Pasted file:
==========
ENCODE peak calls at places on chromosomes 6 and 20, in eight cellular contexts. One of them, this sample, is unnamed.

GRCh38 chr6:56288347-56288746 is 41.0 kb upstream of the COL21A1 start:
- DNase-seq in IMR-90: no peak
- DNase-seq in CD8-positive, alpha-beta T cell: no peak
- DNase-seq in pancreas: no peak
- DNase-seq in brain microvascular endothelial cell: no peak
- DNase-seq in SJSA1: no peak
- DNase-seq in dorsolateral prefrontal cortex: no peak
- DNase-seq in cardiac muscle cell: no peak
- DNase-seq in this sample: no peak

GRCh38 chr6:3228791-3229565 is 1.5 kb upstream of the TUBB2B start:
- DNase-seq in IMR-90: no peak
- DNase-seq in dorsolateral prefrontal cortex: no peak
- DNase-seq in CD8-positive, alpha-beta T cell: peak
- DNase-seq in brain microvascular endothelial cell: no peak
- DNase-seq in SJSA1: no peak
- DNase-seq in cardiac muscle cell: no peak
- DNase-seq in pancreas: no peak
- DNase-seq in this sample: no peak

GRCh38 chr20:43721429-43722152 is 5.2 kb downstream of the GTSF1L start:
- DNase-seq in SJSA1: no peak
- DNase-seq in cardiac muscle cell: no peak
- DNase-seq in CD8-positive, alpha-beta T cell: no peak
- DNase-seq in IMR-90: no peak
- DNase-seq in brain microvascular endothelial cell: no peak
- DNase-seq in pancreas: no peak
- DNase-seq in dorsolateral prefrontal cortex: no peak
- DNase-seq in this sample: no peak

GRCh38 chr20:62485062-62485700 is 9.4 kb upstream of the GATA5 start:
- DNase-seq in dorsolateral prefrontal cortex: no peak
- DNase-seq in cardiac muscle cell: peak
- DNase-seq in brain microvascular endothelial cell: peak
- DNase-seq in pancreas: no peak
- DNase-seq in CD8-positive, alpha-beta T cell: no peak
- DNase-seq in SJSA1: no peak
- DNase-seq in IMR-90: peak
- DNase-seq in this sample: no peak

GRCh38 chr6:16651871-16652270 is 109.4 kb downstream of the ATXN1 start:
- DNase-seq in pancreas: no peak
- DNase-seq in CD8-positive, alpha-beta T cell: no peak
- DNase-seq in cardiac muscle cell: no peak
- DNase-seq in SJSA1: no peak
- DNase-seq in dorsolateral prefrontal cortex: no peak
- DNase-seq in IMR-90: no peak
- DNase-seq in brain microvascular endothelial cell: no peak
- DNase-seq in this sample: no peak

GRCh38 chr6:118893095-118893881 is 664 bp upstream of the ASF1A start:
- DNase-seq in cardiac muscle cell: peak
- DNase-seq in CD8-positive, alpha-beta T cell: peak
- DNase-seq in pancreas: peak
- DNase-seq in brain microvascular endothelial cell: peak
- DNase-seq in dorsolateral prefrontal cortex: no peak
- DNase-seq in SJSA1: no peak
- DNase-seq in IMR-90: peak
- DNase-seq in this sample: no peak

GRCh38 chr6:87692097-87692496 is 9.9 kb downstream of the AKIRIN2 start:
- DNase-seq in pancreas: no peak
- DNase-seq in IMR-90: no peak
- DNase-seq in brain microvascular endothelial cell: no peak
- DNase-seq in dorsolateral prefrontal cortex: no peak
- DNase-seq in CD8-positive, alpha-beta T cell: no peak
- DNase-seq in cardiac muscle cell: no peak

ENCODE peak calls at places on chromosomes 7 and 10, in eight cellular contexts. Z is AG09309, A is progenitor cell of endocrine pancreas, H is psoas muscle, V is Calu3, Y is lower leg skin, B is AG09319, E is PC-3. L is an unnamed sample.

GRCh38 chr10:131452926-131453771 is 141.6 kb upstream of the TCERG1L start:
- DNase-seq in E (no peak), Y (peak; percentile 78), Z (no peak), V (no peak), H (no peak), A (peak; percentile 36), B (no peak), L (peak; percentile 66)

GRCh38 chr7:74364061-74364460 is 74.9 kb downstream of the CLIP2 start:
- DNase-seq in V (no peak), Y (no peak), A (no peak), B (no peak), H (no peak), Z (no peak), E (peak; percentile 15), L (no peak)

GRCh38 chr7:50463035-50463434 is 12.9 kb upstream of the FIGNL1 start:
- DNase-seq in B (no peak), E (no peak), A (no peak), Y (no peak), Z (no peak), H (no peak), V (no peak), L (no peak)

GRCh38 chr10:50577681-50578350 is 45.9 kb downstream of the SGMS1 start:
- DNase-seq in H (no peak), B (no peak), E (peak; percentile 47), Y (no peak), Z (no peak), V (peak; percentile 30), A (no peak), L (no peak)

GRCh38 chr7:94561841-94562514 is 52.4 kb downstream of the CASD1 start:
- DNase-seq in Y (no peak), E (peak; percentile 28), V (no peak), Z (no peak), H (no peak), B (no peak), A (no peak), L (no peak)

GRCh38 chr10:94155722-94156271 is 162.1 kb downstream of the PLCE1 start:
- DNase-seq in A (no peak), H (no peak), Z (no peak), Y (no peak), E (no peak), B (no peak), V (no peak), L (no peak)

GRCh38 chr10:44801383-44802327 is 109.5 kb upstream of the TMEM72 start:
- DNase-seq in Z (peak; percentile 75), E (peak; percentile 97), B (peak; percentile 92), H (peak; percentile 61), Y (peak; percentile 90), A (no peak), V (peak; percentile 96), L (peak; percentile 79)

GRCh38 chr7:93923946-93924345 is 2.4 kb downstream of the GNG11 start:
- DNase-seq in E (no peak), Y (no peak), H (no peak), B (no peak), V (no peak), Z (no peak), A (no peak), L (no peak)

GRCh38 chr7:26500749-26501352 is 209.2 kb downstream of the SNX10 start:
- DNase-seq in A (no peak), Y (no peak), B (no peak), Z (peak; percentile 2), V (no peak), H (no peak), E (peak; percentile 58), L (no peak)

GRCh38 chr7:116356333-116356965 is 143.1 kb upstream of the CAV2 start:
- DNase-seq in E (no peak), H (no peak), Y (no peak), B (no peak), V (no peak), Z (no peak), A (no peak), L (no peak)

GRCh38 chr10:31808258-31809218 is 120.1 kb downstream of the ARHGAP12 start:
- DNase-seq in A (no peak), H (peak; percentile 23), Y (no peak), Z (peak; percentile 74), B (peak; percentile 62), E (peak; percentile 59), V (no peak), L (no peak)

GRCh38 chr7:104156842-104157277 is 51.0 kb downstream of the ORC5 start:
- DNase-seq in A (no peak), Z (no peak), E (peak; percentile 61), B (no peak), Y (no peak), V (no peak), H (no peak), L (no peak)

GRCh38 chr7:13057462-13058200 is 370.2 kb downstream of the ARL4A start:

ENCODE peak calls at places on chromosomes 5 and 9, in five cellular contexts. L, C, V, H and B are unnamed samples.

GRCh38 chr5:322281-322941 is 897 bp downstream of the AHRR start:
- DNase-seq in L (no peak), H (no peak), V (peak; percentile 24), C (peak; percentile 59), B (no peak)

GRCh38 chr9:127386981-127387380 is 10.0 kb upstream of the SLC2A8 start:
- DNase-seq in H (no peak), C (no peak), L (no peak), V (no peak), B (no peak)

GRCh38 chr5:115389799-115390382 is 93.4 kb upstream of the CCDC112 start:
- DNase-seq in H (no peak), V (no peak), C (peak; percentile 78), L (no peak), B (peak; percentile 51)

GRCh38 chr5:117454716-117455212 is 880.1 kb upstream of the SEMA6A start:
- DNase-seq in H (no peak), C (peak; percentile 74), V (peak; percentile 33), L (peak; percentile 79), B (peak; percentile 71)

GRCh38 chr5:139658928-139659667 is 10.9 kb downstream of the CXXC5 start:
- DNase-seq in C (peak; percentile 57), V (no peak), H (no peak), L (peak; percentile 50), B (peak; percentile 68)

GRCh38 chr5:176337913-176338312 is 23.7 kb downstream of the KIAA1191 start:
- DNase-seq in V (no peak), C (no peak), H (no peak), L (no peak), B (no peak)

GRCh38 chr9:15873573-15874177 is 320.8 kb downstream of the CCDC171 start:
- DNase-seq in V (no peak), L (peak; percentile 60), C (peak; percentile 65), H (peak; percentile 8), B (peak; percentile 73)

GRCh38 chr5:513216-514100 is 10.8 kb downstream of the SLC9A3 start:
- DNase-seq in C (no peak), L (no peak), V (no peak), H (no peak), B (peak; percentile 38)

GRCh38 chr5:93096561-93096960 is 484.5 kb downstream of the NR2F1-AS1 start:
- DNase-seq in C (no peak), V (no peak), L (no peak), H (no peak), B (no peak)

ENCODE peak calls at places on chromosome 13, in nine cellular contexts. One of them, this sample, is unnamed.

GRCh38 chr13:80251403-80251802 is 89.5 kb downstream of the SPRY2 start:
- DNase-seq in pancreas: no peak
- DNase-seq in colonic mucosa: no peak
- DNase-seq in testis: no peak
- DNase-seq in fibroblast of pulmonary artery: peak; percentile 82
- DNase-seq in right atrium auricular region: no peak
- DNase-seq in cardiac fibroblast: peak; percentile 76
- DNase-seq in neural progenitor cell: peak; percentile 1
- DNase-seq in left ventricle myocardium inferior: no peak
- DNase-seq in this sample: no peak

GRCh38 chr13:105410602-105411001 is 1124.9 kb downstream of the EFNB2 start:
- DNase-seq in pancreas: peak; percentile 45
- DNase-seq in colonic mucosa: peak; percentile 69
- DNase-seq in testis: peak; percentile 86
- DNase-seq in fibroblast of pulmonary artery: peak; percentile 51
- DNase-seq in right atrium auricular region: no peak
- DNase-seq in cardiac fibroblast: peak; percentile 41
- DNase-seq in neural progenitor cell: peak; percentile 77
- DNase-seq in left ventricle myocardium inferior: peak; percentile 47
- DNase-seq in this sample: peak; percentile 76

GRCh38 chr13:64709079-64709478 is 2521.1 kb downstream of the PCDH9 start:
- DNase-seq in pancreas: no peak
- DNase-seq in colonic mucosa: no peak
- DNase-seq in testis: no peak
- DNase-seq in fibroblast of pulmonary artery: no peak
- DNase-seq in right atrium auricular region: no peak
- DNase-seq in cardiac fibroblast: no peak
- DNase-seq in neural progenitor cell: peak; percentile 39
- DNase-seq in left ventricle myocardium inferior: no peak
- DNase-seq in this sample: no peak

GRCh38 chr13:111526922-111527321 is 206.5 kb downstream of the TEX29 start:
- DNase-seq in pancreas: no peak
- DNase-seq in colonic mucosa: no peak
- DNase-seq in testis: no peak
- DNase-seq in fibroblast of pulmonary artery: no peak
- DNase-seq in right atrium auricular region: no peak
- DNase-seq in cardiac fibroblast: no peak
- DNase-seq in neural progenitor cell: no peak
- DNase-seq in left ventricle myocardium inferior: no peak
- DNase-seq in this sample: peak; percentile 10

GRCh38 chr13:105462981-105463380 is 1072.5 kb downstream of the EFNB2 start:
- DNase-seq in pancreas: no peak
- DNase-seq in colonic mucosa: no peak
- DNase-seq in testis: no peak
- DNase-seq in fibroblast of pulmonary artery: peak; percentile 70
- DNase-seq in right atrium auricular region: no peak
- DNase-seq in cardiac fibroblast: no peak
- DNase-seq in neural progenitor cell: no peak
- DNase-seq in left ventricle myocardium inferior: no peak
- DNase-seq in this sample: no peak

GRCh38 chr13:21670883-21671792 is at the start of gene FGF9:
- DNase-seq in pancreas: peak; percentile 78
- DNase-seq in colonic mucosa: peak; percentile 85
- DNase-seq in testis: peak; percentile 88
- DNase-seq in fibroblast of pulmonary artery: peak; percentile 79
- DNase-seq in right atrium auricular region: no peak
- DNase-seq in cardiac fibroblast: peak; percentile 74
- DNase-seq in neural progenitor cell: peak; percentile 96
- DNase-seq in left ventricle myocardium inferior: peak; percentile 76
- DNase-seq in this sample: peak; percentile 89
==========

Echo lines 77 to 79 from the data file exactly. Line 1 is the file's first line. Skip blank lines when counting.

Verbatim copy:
- DNase-seq in Z (peak; percentile 75), E (peak; percentile 97), B (peak; percentile 92), H (peak; percentile 61), Y (peak; percentile 90), A (no peak), V (peak; percentile 96), L (peak; percentile 79)

GRCh38 chr7:93923946-93924345 is 2.4 kb downstream of the GNG11 start:
- DNase-seq in E (no peak), Y (no peak), H (no peak), B (no peak), V (no peak), Z (no peak), A (no peak), L (no peak)